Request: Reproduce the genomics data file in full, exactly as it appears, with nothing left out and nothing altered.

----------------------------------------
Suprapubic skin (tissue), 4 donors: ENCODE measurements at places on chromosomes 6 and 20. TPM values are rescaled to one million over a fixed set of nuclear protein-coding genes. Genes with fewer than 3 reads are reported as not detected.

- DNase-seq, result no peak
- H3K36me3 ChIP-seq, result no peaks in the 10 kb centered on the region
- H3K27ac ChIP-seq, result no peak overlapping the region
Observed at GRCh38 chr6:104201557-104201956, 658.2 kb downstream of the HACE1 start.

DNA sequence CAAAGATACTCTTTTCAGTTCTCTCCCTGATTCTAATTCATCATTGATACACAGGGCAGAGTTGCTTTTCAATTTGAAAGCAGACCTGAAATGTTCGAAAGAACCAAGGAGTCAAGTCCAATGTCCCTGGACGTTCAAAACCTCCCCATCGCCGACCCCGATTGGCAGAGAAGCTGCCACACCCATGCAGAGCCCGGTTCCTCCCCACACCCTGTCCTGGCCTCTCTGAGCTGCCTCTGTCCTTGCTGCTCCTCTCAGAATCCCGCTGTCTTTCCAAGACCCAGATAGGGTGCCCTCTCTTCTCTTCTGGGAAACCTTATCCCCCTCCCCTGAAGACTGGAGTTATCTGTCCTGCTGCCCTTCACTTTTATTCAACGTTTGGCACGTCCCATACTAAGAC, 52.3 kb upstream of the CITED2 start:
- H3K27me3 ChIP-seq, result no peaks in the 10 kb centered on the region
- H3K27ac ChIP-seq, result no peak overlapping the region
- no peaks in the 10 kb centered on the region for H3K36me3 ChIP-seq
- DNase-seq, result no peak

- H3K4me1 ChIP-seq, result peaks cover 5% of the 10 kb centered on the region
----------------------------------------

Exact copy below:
Suprapubic skin (tissue), 4 donors: ENCODE measurements at places on chromosomes 6 and 20. TPM values are rescaled to one million over a fixed set of nuclear protein-coding genes. Genes with fewer than 3 reads are reported as not detected.

- DNase-seq, result no peak
- H3K36me3 ChIP-seq, result no peaks in the 10 kb centered on the region
- H3K27ac ChIP-seq, result no peak overlapping the region
Observed at GRCh38 chr6:104201557-104201956, 658.2 kb downstream of the HACE1 start.

DNA sequence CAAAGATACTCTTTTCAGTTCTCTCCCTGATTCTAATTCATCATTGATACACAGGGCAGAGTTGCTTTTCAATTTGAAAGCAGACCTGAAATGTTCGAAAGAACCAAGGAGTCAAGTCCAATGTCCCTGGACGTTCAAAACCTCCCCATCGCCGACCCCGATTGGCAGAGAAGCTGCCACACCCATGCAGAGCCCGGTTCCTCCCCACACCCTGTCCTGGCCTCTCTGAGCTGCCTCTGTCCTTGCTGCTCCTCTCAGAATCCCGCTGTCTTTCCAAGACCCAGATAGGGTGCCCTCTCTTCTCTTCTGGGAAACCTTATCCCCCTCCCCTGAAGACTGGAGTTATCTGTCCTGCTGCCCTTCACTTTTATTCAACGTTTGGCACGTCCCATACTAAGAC, 52.3 kb upstream of the CITED2 start:
- H3K27me3 ChIP-seq, result no peaks in the 10 kb centered on the region
- H3K27ac ChIP-seq, result no peak overlapping the region
- no peaks in the 10 kb centered on the region for H3K36me3 ChIP-seq
- DNase-seq, result no peak

- H3K4me1 ChIP-seq, result peaks cover 5% of the 10 kb centered on the region